On the wider issue, the review has initiated. We had to let the NCS run for a full year. It was only introduced in 2019 and for this year, of all years, for it to have its initial roll-out, it has had all the additional issues. Before we make significant changes, we need the data and that is why this review is important. I did ask for the review to specifically look at this issue of disadvantage. The review will come back at the end of this year; that is the one-year review. There is also the expert funding model group which is also looking at this issue. It is not being ignored, it is being acknowledged and research has been done on how we address it.

I apologise if I missed it, but what does the Minister expect the timeframe for the review will be? I welcome the review and think it is vital. I really hope that it will be a genuine review and the issues will be taken on board. It is becoming a big difficulty particularly in areas of disadvantage where parents just need a little bit of extra support. They may not be working outside the home, they may not be involved in education but their children have been benefiting for years from after-school care in particular. That is such a vital time because if it is possible to help a child with their education and bring them on through homework that is crucial because it is around where the children start falling through the cracks. They stop doing the homework, they start slipping back, then everything starts going wrong for them all of a sudden and it becomes a question of confidence. Early years intervention should be at the heart of any scheme we do for children, whether childcare or education. We need much greater focus on the children and the benefits for them.

The Deputy's point about school-age childcare is well made. I recognise that there is a specific issue there in how the NCS has operated in the context of existing provision of school-age childcare.

There are two reviews. The first is the review of the first year of the implementation of the NCS. We expect that to be completed in the final quarter of this year and the information to come forward. The expert funding model group has been working for approximately two years. Its final report will be issued in November of this year but I hope to engage with it over the summer to get initial information from it, particularly in the context of the budget negotiations. Key research and data will be available at the end of this year and we will be responding appropriately.

Childcare Services

Bríd Smith


2. Deputy Bríd Smith asked the Minister for Children, Equality, Disability, Integration and Youth his plans to deal with the increased fees charged by private crèches and early childhood care providers in light of the fact that some providers (details supplied) increased fees by 20% recently; and if he will make a statement on the matter. [28749/21]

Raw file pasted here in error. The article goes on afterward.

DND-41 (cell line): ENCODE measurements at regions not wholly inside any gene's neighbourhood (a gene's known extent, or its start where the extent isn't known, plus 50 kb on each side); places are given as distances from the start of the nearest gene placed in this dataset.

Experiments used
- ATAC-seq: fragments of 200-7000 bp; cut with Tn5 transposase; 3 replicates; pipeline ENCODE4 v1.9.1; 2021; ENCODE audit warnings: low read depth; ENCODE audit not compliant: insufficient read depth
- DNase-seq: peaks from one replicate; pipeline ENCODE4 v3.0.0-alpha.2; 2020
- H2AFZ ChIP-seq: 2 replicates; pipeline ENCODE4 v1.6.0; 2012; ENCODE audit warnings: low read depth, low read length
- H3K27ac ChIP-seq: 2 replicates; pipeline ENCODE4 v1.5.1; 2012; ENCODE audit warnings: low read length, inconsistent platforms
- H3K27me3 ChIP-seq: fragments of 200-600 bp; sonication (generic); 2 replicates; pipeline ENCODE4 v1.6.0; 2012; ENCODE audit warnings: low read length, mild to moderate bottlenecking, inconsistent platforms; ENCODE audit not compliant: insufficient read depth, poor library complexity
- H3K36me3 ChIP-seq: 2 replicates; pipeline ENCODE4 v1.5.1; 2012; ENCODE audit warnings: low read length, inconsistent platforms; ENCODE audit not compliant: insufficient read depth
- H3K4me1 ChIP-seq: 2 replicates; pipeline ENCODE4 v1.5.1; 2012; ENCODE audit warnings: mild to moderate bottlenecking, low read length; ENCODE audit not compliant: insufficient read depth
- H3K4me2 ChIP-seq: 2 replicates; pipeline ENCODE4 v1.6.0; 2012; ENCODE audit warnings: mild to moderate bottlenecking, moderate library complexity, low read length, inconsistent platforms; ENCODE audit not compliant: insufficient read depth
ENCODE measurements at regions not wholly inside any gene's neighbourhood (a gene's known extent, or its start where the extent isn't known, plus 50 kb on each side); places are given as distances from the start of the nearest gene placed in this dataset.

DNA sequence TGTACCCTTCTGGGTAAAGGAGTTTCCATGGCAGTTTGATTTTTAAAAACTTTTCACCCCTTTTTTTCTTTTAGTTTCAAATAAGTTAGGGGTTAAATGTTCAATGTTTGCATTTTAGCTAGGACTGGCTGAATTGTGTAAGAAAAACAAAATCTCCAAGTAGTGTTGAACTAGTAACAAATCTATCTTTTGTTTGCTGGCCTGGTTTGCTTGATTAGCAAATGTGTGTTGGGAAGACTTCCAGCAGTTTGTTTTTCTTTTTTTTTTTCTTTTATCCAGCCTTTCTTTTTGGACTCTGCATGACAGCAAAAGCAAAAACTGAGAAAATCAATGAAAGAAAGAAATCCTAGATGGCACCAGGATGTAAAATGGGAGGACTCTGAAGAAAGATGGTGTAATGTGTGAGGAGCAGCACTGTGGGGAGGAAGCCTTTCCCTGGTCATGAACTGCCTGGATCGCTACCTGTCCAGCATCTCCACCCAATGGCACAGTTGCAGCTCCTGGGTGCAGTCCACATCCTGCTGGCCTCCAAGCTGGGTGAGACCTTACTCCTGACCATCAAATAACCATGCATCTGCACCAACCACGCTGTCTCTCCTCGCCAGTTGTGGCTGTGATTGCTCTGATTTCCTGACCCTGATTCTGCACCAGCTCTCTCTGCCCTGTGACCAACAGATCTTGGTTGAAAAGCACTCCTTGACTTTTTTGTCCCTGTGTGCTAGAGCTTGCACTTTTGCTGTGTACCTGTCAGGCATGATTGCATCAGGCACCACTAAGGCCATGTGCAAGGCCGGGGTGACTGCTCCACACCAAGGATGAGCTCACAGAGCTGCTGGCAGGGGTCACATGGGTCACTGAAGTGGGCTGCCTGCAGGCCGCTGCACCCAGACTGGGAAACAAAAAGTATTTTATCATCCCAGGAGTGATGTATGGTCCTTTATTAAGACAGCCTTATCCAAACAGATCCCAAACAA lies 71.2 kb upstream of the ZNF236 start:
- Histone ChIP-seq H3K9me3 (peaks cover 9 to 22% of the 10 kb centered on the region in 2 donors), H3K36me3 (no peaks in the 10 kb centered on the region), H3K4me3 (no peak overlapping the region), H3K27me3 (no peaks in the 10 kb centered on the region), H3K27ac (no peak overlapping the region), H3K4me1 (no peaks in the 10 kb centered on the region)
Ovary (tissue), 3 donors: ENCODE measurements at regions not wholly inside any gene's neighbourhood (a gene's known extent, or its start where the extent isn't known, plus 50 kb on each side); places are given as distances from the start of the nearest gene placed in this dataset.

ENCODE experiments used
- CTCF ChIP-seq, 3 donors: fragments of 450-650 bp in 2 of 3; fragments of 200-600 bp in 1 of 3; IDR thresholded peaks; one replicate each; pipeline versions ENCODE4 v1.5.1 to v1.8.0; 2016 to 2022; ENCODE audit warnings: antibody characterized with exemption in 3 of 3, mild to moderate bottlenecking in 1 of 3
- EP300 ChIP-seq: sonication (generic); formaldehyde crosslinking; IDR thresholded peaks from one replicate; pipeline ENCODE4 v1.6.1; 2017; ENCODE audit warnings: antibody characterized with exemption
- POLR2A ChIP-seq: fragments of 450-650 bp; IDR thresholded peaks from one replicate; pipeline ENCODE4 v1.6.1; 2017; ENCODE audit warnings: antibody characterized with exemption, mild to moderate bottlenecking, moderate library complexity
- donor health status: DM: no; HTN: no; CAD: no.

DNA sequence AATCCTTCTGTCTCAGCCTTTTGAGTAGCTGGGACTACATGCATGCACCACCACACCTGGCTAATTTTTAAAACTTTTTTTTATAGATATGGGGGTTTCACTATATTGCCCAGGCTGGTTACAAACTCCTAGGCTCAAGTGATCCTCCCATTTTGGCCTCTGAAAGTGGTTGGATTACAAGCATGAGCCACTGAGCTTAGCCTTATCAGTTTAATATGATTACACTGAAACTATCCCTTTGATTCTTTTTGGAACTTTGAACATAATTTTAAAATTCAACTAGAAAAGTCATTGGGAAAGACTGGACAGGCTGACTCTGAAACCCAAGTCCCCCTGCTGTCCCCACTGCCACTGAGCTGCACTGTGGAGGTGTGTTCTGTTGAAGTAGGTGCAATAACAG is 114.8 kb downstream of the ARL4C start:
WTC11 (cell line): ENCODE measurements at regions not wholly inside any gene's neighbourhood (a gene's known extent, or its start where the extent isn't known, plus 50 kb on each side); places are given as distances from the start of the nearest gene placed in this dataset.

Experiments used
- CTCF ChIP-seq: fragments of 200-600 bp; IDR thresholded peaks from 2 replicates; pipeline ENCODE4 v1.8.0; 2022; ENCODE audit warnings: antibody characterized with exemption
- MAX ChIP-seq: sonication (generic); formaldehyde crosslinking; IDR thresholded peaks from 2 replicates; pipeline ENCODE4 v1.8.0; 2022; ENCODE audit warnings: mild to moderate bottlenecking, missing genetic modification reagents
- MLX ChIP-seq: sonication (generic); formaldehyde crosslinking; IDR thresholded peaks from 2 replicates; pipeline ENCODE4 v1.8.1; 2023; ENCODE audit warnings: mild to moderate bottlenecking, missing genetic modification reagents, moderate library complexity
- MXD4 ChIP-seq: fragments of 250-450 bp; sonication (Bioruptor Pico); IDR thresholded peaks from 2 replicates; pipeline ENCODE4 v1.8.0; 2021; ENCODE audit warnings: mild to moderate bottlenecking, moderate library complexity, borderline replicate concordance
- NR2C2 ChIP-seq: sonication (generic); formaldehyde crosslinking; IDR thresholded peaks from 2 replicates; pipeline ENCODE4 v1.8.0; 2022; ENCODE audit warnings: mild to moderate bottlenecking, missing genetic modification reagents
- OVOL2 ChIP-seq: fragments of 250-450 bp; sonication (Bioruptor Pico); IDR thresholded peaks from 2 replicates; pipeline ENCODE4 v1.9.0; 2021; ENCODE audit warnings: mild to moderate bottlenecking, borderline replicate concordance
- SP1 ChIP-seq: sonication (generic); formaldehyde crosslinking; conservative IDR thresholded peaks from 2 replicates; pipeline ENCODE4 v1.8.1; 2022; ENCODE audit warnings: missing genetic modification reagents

I want to pre-empt my question by acknowledging that childcare was one of the first industries to be severely hit by the coronavirus pandemic when services shut down on 12 March last year. Workers and parents were affected but there has also been an impact on the provision of care. My question is not getting at anyone; it is about the massive increase, by as much as 20%, in childcare fees for parents. In parts of Dublin 8, such as Islandbridge and Rialto, which are in the constituency I represent, one provider in the main, Safari Childcare, provides the care. It has increased fees by 20%, which is causing enormous problems for parents and depriving some children of the childcare needed.

I thank the Deputy for raising this issue. I am concerned to hear about any individual provider proposing to increase charges to parents at a time when the Government continues to support early learning and childcare to a significant extent. In view of the amount of State support, increases of this nature are just not justified at this time.

One of my key priorities is to achieve affordability of early learning and childcare. The programme for Government commits to substantially reducing fees charged to parents while supporting quality service provision. The Government has been strongly supportive of the sector. Particularly since the onset of Covid-19, we have provided substantial additional supports to allow services to operate sustainably throughout the pandemic, acknowledging that there are higher delivery costs and that many additional practical and financial challenges need to be met by providers. In addition to their being able to participate in my Department's funding schemes, all services can currently participate in the employee wage subsidy scheme. On average, that is meeting 50% of the normal operating costs of services. That is at a cost of €35 million each month.